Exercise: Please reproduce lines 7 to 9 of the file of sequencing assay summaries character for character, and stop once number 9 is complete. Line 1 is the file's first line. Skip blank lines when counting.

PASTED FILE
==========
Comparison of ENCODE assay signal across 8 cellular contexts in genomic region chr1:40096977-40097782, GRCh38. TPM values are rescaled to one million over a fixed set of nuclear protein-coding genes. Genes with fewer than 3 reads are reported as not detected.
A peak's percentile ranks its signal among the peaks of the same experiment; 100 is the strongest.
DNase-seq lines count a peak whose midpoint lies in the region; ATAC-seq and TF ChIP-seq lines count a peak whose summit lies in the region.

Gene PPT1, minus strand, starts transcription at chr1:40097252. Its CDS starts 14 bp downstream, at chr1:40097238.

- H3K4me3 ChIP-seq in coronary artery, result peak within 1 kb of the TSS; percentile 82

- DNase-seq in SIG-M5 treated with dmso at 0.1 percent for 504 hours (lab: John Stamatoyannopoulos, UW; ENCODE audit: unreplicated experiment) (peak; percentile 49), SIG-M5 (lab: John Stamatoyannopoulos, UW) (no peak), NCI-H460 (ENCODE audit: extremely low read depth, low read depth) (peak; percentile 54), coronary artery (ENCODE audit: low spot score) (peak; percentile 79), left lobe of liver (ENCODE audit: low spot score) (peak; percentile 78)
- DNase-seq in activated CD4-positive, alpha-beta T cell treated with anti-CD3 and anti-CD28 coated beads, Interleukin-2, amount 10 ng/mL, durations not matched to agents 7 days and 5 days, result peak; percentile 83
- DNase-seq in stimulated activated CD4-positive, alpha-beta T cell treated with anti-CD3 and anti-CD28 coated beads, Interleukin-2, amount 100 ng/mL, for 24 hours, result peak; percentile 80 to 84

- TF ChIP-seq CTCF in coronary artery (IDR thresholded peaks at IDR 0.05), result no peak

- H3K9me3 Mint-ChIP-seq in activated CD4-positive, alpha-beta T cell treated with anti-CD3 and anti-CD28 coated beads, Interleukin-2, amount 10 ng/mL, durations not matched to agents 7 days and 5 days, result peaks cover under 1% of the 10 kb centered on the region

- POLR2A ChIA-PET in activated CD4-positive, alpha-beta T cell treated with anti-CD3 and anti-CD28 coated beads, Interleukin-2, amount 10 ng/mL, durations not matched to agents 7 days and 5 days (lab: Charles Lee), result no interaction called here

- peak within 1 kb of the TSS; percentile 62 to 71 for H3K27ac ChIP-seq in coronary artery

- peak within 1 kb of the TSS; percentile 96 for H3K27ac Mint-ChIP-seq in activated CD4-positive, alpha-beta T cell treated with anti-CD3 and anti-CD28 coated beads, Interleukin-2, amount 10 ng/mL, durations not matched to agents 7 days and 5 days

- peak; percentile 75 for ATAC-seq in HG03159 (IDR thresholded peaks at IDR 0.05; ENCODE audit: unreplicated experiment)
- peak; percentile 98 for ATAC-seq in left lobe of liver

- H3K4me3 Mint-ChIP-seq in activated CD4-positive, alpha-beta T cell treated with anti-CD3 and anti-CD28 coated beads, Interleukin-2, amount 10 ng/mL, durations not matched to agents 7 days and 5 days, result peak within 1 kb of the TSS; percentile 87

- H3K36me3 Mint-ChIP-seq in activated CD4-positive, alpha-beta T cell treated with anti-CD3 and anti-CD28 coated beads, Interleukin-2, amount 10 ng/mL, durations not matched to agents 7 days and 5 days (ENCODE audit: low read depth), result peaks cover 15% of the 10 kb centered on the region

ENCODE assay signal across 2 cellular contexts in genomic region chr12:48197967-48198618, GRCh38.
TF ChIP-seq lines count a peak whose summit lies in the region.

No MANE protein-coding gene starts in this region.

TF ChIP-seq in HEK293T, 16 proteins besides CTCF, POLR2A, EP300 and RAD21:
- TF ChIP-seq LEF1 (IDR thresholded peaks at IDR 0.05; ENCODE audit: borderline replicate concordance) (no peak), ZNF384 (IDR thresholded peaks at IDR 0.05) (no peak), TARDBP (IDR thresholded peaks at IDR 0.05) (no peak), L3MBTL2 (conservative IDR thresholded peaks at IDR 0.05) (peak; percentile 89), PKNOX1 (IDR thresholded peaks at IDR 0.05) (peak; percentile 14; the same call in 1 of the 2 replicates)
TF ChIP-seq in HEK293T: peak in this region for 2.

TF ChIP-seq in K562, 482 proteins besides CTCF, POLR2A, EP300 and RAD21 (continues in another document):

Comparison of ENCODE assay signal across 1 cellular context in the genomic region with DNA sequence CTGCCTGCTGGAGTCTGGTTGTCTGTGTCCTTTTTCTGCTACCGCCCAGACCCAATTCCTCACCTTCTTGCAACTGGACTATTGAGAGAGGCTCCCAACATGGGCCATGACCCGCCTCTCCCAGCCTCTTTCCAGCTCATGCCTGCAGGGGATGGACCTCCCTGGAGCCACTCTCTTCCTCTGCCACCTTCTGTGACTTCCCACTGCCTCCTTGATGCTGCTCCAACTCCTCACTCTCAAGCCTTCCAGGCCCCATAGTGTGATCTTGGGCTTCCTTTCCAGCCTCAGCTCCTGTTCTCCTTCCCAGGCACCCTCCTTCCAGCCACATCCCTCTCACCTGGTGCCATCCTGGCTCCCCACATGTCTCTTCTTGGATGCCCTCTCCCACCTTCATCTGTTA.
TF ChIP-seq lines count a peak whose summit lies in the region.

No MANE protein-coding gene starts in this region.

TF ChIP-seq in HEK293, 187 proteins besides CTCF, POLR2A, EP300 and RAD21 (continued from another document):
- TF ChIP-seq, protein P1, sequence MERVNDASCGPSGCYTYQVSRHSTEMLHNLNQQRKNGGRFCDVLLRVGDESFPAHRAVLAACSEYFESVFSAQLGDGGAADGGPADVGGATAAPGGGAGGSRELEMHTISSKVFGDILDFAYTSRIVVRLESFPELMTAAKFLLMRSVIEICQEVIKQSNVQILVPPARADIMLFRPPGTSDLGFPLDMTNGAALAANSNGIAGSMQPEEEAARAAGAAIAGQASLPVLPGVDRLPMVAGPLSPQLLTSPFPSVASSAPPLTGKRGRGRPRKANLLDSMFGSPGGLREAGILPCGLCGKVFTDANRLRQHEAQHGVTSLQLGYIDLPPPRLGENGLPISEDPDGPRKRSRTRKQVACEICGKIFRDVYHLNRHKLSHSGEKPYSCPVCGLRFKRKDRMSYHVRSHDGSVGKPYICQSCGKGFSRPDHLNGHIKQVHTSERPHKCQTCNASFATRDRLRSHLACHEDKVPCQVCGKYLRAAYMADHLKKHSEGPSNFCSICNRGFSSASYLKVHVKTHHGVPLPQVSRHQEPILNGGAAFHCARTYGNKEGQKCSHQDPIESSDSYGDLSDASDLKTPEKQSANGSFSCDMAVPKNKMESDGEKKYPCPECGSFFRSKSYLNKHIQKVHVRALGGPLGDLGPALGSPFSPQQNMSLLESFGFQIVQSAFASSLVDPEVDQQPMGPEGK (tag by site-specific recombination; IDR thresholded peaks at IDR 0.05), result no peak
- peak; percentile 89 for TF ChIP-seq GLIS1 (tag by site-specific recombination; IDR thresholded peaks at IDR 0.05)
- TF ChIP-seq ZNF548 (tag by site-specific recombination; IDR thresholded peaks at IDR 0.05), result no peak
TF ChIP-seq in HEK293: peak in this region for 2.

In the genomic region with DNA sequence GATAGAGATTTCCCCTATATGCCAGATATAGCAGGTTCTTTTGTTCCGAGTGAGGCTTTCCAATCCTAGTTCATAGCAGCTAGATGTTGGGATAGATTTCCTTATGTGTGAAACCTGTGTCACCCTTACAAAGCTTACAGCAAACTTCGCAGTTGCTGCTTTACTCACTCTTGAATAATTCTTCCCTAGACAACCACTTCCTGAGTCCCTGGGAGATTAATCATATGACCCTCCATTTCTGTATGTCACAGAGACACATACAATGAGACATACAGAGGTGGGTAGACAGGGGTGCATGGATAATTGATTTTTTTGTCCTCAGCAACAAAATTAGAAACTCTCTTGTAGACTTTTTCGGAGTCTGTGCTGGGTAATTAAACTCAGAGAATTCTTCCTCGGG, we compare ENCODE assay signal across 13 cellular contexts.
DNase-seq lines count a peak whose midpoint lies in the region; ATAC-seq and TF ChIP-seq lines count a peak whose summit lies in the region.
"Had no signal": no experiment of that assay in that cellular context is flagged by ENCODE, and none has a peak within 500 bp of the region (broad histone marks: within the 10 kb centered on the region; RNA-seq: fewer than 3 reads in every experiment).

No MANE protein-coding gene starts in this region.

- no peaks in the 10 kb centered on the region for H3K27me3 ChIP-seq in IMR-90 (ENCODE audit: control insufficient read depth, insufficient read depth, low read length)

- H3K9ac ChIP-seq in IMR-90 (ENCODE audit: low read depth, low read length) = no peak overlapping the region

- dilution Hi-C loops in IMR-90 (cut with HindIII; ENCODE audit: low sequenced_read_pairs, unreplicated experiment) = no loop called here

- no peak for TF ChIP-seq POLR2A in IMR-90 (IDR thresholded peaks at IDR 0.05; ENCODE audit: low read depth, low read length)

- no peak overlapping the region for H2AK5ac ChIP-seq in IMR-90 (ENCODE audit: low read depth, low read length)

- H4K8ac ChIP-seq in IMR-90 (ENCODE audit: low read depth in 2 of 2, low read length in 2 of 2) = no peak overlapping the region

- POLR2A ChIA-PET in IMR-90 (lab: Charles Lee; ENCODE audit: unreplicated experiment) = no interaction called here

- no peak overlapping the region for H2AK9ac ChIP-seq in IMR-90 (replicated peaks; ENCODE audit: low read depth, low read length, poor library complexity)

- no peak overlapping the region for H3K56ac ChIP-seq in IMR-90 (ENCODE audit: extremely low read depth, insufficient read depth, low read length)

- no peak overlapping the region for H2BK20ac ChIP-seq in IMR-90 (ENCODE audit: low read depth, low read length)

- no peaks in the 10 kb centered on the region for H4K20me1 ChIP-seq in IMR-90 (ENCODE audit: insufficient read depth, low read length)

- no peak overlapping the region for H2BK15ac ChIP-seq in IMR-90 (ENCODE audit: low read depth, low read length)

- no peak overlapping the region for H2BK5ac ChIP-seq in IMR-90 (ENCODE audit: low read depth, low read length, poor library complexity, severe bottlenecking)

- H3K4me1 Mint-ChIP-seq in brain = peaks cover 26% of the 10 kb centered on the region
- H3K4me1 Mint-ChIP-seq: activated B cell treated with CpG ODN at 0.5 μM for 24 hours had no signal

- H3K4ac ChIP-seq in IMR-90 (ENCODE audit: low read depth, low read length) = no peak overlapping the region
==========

- DNase-seq in activated CD4-positive, alpha-beta T cell treated with anti-CD3 and anti-CD28 coated beads, Interleukin-2, amount 10 ng/mL, durations not matched to agents 7 days and 5 days, result peak; percentile 83
- DNase-seq in stimulated activated CD4-positive, alpha-beta T cell treated with anti-CD3 and anti-CD28 coated beads, Interleukin-2, amount 100 ng/mL, for 24 hours, result peak; percentile 80 to 84

- TF ChIP-seq CTCF in coronary artery (IDR thresholded peaks at IDR 0.05), result no peak